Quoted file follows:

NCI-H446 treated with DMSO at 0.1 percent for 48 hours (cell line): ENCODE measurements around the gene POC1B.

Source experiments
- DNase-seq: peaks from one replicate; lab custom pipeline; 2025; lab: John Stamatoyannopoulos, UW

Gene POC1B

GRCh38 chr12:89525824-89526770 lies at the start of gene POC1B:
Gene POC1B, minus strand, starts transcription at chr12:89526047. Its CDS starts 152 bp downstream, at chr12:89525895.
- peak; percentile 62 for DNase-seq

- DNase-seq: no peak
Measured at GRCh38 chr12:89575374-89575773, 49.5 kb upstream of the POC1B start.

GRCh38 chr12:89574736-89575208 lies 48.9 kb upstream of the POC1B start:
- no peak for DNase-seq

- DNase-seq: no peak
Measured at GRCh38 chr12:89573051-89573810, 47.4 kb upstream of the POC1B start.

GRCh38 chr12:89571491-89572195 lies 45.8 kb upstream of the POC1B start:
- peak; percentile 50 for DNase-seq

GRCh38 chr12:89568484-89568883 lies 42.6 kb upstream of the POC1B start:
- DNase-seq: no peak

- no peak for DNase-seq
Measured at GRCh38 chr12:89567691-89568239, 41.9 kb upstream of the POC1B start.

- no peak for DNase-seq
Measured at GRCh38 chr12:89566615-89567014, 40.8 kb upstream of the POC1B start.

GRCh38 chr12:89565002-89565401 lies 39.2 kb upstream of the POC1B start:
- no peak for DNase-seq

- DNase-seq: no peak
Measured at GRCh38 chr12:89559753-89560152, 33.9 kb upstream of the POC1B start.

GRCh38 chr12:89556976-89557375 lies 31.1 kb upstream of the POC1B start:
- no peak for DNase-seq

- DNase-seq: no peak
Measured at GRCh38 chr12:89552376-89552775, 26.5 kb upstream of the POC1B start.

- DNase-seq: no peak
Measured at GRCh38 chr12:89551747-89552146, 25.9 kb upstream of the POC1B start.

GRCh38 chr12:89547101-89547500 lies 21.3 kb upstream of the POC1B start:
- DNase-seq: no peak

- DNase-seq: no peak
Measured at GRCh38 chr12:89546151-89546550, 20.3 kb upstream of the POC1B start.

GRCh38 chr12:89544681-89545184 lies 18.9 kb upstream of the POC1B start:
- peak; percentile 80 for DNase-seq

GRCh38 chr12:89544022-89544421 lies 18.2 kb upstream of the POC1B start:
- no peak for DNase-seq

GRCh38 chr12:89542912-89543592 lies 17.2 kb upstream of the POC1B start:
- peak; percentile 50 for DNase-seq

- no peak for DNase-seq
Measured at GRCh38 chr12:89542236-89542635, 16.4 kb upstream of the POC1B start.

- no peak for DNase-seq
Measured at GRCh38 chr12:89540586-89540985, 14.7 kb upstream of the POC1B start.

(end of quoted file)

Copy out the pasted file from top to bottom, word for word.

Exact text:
NCI-H446 treated with DMSO at 0.1 percent for 48 hours (cell line): ENCODE measurements around the gene POC1B.

Source experiments
- DNase-seq: peaks from one replicate; lab custom pipeline; 2025; lab: John Stamatoyannopoulos, UW

Gene POC1B

GRCh38 chr12:89525824-89526770 lies at the start of gene POC1B:
Gene POC1B, minus strand, starts transcription at chr12:89526047. Its CDS starts 152 bp downstream, at chr12:89525895.
- peak; percentile 62 for DNase-seq

- DNase-seq: no peak
Measured at GRCh38 chr12:89575374-89575773, 49.5 kb upstream of the POC1B start.

GRCh38 chr12:89574736-89575208 lies 48.9 kb upstream of the POC1B start:
- no peak for DNase-seq

- DNase-seq: no peak
Measured at GRCh38 chr12:89573051-89573810, 47.4 kb upstream of the POC1B start.

GRCh38 chr12:89571491-89572195 lies 45.8 kb upstream of the POC1B start:
- peak; percentile 50 for DNase-seq

GRCh38 chr12:89568484-89568883 lies 42.6 kb upstream of the POC1B start:
- DNase-seq: no peak

- no peak for DNase-seq
Measured at GRCh38 chr12:89567691-89568239, 41.9 kb upstream of the POC1B start.

- no peak for DNase-seq
Measured at GRCh38 chr12:89566615-89567014, 40.8 kb upstream of the POC1B start.

GRCh38 chr12:89565002-89565401 lies 39.2 kb upstream of the POC1B start:
- no peak for DNase-seq

- DNase-seq: no peak
Measured at GRCh38 chr12:89559753-89560152, 33.9 kb upstream of the POC1B start.

GRCh38 chr12:89556976-89557375 lies 31.1 kb upstream of the POC1B start:
- no peak for DNase-seq

- DNase-seq: no peak
Measured at GRCh38 chr12:89552376-89552775, 26.5 kb upstream of the POC1B start.

- DNase-seq: no peak
Measured at GRCh38 chr12:89551747-89552146, 25.9 kb upstream of the POC1B start.

GRCh38 chr12:89547101-89547500 lies 21.3 kb upstream of the POC1B start:
- DNase-seq: no peak

- DNase-seq: no peak
Measured at GRCh38 chr12:89546151-89546550, 20.3 kb upstream of the POC1B start.

GRCh38 chr12:89544681-89545184 lies 18.9 kb upstream of the POC1B start:
- peak; percentile 80 for DNase-seq

GRCh38 chr12:89544022-89544421 lies 18.2 kb upstream of the POC1B start:
- no peak for DNase-seq

GRCh38 chr12:89542912-89543592 lies 17.2 kb upstream of the POC1B start:
- peak; percentile 50 for DNase-seq

- no peak for DNase-seq
Measured at GRCh38 chr12:89542236-89542635, 16.4 kb upstream of the POC1B start.

- no peak for DNase-seq
Measured at GRCh38 chr12:89540586-89540985, 14.7 kb upstream of the POC1B start.